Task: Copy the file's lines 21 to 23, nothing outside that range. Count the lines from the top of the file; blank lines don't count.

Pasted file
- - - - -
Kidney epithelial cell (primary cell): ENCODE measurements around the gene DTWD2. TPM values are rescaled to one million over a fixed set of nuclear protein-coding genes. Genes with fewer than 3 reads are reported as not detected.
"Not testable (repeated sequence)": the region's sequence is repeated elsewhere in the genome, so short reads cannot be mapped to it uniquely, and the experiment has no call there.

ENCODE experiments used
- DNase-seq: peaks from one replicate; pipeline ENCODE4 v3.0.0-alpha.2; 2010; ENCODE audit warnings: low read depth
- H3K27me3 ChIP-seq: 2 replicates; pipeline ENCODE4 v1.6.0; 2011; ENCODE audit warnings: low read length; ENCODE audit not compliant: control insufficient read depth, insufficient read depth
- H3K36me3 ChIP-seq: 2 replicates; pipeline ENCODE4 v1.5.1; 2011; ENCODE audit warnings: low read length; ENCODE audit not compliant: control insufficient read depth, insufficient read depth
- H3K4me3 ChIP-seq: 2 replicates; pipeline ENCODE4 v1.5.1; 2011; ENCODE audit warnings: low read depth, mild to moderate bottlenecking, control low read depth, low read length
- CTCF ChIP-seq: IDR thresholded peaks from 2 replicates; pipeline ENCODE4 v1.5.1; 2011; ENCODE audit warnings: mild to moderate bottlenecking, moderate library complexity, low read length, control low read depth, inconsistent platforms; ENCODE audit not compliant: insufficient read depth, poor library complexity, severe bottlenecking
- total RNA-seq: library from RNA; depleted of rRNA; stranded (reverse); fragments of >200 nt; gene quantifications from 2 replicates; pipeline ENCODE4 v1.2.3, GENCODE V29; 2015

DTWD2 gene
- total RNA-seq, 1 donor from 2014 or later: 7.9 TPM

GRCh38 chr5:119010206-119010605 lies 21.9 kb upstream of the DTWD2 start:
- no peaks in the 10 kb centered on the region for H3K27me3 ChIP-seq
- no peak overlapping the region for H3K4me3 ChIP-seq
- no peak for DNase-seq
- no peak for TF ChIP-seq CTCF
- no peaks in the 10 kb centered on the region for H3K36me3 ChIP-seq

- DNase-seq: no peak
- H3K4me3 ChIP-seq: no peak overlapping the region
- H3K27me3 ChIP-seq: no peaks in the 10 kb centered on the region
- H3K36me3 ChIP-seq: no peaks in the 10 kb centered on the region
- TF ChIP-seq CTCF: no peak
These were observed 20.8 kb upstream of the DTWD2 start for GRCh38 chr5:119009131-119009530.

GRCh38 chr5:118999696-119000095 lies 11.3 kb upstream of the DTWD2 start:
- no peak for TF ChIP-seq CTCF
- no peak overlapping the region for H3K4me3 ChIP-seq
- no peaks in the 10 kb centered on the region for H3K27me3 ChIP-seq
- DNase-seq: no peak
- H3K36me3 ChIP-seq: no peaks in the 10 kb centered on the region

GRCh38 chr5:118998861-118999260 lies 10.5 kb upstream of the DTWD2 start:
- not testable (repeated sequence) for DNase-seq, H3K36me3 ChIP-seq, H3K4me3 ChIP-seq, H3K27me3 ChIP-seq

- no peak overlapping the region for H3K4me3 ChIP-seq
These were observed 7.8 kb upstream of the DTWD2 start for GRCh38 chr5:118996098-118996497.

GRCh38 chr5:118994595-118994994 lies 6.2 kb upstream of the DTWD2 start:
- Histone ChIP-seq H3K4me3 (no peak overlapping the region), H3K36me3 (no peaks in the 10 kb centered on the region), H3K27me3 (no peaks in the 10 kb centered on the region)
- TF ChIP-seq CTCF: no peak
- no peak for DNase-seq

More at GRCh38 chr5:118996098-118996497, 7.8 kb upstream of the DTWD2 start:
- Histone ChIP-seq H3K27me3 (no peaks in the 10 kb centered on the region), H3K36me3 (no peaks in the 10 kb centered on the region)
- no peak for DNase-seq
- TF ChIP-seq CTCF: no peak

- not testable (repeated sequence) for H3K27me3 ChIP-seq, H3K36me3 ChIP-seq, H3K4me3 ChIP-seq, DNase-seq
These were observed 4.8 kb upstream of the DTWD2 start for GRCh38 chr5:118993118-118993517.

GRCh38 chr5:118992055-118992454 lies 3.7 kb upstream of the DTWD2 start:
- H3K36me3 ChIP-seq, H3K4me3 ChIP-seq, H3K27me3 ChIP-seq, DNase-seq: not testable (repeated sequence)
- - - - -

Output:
- H3K36me3 ChIP-seq: no peaks in the 10 kb centered on the region
- TF ChIP-seq CTCF: no peak
These were observed 20.8 kb upstream of the DTWD2 start for GRCh38 chr5:119009131-119009530.